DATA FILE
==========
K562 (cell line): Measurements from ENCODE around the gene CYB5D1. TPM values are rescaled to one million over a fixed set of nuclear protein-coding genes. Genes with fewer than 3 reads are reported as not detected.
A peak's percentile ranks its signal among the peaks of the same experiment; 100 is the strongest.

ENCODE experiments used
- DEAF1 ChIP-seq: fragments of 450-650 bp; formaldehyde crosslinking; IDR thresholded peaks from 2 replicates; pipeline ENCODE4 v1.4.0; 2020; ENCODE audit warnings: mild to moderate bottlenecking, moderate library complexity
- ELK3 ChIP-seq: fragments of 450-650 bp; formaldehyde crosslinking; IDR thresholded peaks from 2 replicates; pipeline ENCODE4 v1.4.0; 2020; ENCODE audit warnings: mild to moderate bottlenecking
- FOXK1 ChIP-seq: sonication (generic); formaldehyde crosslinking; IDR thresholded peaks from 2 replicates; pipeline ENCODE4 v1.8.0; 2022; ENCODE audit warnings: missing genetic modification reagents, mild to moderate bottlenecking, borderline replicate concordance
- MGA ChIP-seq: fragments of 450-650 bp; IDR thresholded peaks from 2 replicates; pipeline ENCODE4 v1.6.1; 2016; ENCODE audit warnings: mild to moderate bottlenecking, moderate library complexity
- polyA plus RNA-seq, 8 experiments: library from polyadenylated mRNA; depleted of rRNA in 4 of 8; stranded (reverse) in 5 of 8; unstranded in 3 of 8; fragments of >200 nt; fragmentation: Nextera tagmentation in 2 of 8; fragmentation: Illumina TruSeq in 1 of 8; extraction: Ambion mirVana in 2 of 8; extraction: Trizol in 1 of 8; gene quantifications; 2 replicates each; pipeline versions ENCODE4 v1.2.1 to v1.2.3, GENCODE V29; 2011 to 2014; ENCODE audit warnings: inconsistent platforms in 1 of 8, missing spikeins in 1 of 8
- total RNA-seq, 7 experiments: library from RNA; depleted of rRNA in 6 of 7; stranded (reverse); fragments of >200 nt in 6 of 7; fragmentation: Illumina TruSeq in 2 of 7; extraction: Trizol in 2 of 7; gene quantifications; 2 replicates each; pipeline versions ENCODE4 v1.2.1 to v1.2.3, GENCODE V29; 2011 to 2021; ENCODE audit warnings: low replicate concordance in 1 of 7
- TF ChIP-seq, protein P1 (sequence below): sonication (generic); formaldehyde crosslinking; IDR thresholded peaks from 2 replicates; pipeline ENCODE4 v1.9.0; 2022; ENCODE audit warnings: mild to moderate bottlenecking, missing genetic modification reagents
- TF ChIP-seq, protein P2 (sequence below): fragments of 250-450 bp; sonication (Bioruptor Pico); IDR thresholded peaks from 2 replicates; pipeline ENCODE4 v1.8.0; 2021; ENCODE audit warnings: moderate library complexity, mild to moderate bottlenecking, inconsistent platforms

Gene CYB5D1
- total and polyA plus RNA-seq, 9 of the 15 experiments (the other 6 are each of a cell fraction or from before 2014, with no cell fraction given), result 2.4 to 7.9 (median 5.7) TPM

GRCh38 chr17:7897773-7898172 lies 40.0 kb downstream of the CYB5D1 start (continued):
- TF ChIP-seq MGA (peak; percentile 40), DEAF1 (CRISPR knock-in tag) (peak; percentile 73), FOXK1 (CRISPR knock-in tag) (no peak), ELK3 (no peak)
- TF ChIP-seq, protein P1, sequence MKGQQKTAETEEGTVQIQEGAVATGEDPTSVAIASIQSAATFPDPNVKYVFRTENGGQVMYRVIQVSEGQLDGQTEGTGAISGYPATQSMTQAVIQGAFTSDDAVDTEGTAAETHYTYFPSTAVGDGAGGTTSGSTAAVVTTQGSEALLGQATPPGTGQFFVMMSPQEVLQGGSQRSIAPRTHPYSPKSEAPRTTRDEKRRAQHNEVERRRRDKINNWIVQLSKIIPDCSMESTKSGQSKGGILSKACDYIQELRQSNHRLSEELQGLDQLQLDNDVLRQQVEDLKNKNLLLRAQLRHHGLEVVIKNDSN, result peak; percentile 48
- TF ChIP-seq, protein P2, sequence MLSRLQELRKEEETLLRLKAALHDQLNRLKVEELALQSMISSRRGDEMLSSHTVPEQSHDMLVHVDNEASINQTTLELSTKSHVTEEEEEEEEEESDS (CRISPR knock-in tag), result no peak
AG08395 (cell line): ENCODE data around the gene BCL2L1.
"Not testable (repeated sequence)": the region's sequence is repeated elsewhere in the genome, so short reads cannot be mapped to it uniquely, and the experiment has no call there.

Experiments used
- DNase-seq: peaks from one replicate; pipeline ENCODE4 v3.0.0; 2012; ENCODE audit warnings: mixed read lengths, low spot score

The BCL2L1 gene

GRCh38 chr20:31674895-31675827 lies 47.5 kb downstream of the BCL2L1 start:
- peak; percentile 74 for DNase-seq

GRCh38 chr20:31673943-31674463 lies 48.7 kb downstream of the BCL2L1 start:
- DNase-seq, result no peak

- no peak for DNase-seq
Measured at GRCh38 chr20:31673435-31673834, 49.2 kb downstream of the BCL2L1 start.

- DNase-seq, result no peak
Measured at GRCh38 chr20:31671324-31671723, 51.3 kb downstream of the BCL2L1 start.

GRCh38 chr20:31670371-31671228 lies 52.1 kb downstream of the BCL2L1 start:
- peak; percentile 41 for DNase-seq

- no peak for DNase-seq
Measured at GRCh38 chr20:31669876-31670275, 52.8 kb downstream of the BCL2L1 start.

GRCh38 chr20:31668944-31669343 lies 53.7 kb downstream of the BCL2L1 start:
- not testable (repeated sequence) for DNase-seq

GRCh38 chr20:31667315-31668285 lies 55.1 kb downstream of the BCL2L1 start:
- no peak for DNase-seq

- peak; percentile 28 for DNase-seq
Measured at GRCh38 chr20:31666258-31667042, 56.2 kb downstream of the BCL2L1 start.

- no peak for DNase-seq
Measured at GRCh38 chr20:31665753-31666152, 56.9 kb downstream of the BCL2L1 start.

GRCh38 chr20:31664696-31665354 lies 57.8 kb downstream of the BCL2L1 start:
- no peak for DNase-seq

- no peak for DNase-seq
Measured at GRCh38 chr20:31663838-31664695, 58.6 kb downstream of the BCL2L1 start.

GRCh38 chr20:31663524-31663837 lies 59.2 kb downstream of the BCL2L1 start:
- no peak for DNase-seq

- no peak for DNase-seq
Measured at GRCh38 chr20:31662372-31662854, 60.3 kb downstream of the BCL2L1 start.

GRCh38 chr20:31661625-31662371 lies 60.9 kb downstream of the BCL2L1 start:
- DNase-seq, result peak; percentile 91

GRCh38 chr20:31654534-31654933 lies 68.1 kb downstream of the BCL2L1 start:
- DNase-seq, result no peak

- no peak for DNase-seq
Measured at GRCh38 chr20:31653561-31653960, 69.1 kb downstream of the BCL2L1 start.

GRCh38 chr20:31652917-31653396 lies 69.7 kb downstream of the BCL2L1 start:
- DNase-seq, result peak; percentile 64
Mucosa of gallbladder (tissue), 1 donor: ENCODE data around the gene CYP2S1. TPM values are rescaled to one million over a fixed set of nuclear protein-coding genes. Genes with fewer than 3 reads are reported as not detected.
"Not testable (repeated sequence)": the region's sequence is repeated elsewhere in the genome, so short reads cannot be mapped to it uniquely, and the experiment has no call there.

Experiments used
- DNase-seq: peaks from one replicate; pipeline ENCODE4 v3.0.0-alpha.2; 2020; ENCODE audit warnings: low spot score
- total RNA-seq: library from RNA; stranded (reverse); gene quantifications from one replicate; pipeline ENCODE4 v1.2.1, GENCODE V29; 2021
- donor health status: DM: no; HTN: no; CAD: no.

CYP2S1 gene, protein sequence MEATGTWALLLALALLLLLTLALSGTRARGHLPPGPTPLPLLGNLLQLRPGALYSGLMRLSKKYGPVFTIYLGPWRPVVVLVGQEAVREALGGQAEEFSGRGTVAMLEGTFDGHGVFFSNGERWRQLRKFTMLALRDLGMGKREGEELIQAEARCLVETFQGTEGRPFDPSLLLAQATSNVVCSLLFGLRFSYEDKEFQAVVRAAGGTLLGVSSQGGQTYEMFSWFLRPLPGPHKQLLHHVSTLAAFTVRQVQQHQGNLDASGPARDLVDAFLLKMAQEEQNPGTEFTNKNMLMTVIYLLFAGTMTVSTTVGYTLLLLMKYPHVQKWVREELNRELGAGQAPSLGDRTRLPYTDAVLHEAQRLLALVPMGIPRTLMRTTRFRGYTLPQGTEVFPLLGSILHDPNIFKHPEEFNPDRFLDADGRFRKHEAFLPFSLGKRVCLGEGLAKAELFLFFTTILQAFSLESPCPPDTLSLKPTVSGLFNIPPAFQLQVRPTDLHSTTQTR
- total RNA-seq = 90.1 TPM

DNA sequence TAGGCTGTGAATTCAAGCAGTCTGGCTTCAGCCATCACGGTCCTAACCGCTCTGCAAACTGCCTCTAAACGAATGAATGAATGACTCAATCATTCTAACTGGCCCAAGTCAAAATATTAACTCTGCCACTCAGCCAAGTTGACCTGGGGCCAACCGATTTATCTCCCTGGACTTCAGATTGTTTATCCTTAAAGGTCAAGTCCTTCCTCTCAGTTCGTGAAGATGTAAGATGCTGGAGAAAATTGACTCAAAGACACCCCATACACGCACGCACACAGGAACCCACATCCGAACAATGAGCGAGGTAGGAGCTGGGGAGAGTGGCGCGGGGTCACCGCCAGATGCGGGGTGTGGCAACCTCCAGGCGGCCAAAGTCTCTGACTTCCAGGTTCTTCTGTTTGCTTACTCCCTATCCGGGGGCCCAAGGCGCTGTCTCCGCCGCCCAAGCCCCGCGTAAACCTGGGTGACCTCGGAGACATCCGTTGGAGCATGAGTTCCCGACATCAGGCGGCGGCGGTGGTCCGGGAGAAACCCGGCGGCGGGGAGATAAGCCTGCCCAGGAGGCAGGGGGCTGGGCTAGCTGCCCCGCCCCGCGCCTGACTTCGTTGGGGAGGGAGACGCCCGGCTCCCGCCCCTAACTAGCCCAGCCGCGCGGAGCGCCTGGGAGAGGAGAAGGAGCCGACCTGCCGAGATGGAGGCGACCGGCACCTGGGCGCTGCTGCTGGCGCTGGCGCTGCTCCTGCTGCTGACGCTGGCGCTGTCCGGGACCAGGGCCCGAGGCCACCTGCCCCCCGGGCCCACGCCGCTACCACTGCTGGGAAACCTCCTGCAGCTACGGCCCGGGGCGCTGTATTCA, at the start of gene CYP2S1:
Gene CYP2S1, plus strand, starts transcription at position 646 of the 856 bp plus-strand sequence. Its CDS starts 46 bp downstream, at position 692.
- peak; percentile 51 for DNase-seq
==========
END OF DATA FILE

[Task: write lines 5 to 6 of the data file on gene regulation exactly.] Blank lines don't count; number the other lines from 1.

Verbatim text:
- ELK3 ChIP-seq: fragments of 450-650 bp; formaldehyde crosslinking; IDR thresholded peaks from 2 replicates; pipeline ENCODE4 v1.4.0; 2020; ENCODE audit warnings: mild to moderate bottlenecking
- FOXK1 ChIP-seq: sonication (generic); formaldehyde crosslinking; IDR thresholded peaks from 2 replicates; pipeline ENCODE4 v1.8.0; 2022; ENCODE audit warnings: missing genetic modification reagents, mild to moderate bottlenecking, borderline replicate concordance